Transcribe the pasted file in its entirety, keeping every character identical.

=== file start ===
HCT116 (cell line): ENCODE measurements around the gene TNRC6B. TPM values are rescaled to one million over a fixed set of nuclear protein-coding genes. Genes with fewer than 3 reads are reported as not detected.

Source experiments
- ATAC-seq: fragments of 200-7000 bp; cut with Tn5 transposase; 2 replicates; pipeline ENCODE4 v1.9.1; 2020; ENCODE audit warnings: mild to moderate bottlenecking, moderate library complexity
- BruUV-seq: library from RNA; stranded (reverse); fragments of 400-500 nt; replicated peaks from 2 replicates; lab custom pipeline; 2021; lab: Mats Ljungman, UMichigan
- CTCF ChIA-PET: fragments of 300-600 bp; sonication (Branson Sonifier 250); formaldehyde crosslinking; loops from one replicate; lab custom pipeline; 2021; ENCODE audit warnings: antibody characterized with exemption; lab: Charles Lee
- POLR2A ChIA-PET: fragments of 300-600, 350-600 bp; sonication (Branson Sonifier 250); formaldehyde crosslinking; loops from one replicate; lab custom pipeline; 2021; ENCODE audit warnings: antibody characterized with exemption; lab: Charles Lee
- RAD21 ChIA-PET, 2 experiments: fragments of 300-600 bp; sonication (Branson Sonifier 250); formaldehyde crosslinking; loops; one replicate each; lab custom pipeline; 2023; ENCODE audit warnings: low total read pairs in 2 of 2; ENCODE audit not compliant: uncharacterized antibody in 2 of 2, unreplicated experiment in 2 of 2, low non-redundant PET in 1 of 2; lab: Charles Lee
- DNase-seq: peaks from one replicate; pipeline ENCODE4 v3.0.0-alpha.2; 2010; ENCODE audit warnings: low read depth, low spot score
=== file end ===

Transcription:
HCT116 (cell line): ENCODE measurements around the gene TNRC6B. TPM values are rescaled to one million over a fixed set of nuclear protein-coding genes. Genes with fewer than 3 reads are reported as not detected.

Source experiments
- ATAC-seq: fragments of 200-7000 bp; cut with Tn5 transposase; 2 replicates; pipeline ENCODE4 v1.9.1; 2020; ENCODE audit warnings: mild to moderate bottlenecking, moderate library complexity
- BruUV-seq: library from RNA; stranded (reverse); fragments of 400-500 nt; replicated peaks from 2 replicates; lab custom pipeline; 2021; lab: Mats Ljungman, UMichigan
- CTCF ChIA-PET: fragments of 300-600 bp; sonication (Branson Sonifier 250); formaldehyde crosslinking; loops from one replicate; lab custom pipeline; 2021; ENCODE audit warnings: antibody characterized with exemption; lab: Charles Lee
- POLR2A ChIA-PET: fragments of 300-600, 350-600 bp; sonication (Branson Sonifier 250); formaldehyde crosslinking; loops from one replicate; lab custom pipeline; 2021; ENCODE audit warnings: antibody characterized with exemption; lab: Charles Lee
- RAD21 ChIA-PET, 2 experiments: fragments of 300-600 bp; sonication (Branson Sonifier 250); formaldehyde crosslinking; loops; one replicate each; lab custom pipeline; 2023; ENCODE audit warnings: low total read pairs in 2 of 2; ENCODE audit not compliant: uncharacterized antibody in 2 of 2, unreplicated experiment in 2 of 2, low non-redundant PET in 1 of 2; lab: Charles Lee
- DNase-seq: peaks from one replicate; pipeline ENCODE4 v3.0.0-alpha.2; 2010; ENCODE audit warnings: low read depth, low spot score